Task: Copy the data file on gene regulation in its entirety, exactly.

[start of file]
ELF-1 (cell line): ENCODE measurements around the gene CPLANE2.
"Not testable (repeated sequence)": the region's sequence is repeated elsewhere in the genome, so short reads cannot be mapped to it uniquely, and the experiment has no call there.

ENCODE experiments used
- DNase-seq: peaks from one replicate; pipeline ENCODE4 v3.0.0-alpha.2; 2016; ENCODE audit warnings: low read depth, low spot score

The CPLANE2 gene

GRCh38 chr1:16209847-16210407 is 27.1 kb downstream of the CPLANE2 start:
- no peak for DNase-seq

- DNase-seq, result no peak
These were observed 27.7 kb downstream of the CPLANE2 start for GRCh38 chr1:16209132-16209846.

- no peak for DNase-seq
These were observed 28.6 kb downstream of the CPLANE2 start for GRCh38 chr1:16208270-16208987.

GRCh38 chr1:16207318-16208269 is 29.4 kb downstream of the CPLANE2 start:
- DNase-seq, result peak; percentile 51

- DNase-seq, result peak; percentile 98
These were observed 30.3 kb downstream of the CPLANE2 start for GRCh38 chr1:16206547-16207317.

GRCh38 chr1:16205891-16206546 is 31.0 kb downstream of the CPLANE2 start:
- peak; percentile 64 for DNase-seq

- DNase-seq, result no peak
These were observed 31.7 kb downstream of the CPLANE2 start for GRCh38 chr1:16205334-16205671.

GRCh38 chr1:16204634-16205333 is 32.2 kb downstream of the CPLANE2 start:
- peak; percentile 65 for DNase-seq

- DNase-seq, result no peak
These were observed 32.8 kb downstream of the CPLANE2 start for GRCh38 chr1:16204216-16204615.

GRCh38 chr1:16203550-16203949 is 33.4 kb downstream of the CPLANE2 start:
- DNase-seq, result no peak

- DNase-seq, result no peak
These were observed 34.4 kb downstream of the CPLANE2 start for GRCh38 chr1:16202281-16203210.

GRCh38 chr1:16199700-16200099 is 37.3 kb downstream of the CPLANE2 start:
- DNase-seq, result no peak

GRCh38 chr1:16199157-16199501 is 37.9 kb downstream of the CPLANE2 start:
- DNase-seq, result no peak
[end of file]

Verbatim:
ELF-1 (cell line): ENCODE measurements around the gene CPLANE2.
"Not testable (repeated sequence)": the region's sequence is repeated elsewhere in the genome, so short reads cannot be mapped to it uniquely, and the experiment has no call there.

ENCODE experiments used
- DNase-seq: peaks from one replicate; pipeline ENCODE4 v3.0.0-alpha.2; 2016; ENCODE audit warnings: low read depth, low spot score

The CPLANE2 gene

GRCh38 chr1:16209847-16210407 is 27.1 kb downstream of the CPLANE2 start:
- no peak for DNase-seq

- DNase-seq, result no peak
These were observed 27.7 kb downstream of the CPLANE2 start for GRCh38 chr1:16209132-16209846.

- no peak for DNase-seq
These were observed 28.6 kb downstream of the CPLANE2 start for GRCh38 chr1:16208270-16208987.

GRCh38 chr1:16207318-16208269 is 29.4 kb downstream of the CPLANE2 start:
- DNase-seq, result peak; percentile 51

- DNase-seq, result peak; percentile 98
These were observed 30.3 kb downstream of the CPLANE2 start for GRCh38 chr1:16206547-16207317.

GRCh38 chr1:16205891-16206546 is 31.0 kb downstream of the CPLANE2 start:
- peak; percentile 64 for DNase-seq

- DNase-seq, result no peak
These were observed 31.7 kb downstream of the CPLANE2 start for GRCh38 chr1:16205334-16205671.

GRCh38 chr1:16204634-16205333 is 32.2 kb downstream of the CPLANE2 start:
- peak; percentile 65 for DNase-seq

- DNase-seq, result no peak
These were observed 32.8 kb downstream of the CPLANE2 start for GRCh38 chr1:16204216-16204615.

GRCh38 chr1:16203550-16203949 is 33.4 kb downstream of the CPLANE2 start:
- DNase-seq, result no peak

- DNase-seq, result no peak
These were observed 34.4 kb downstream of the CPLANE2 start for GRCh38 chr1:16202281-16203210.

GRCh38 chr1:16199700-16200099 is 37.3 kb downstream of the CPLANE2 start:
- DNase-seq, result no peak

GRCh38 chr1:16199157-16199501 is 37.9 kb downstream of the CPLANE2 start:
- DNase-seq, result no peak